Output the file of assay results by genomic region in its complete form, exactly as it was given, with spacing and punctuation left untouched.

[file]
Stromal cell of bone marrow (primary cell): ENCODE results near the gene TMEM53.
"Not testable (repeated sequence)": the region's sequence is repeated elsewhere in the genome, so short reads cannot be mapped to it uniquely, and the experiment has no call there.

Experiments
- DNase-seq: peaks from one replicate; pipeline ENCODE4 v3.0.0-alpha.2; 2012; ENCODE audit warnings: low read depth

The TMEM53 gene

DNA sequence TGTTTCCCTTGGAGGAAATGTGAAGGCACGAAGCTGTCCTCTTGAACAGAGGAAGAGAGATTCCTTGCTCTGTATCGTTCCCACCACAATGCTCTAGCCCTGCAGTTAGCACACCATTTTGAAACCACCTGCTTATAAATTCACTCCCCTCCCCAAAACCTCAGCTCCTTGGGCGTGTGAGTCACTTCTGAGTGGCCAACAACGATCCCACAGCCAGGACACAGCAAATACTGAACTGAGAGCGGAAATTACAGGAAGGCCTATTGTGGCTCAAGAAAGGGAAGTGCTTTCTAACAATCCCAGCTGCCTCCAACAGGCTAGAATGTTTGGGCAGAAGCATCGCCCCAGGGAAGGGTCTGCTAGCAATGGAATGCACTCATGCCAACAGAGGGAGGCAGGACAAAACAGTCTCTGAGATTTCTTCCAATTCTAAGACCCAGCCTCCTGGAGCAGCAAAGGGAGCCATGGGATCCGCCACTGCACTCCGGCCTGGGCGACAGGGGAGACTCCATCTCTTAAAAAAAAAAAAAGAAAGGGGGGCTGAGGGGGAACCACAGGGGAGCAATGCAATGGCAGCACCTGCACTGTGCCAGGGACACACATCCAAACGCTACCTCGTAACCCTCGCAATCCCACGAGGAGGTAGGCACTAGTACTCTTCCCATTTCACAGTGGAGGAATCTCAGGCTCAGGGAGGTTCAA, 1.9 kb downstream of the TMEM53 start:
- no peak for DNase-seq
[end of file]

Stromal cell of bone marrow (primary cell): ENCODE results near the gene TMEM53.
"Not testable (repeated sequence)": the region's sequence is repeated elsewhere in the genome, so short reads cannot be mapped to it uniquely, and the experiment has no call there.

Experiments
- DNase-seq: peaks from one replicate; pipeline ENCODE4 v3.0.0-alpha.2; 2012; ENCODE audit warnings: low read depth

The TMEM53 gene

DNA sequence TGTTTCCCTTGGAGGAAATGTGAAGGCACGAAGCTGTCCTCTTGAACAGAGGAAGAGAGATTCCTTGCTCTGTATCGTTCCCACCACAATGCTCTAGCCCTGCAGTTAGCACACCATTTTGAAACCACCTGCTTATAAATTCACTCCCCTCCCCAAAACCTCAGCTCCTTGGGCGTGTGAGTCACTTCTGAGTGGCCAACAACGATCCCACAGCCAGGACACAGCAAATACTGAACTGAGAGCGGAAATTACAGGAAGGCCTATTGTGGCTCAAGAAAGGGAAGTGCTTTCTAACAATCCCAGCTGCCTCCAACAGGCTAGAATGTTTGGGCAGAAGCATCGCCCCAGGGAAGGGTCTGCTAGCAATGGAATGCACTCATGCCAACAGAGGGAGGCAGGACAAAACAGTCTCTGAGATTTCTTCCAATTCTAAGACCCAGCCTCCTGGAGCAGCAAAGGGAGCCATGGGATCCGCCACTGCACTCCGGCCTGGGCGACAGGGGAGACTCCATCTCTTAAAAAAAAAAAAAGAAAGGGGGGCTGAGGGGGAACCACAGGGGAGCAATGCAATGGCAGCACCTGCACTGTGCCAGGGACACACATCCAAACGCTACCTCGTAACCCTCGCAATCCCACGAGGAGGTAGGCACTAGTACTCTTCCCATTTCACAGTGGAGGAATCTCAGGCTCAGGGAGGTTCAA, 1.9 kb downstream of the TMEM53 start:
- no peak for DNase-seq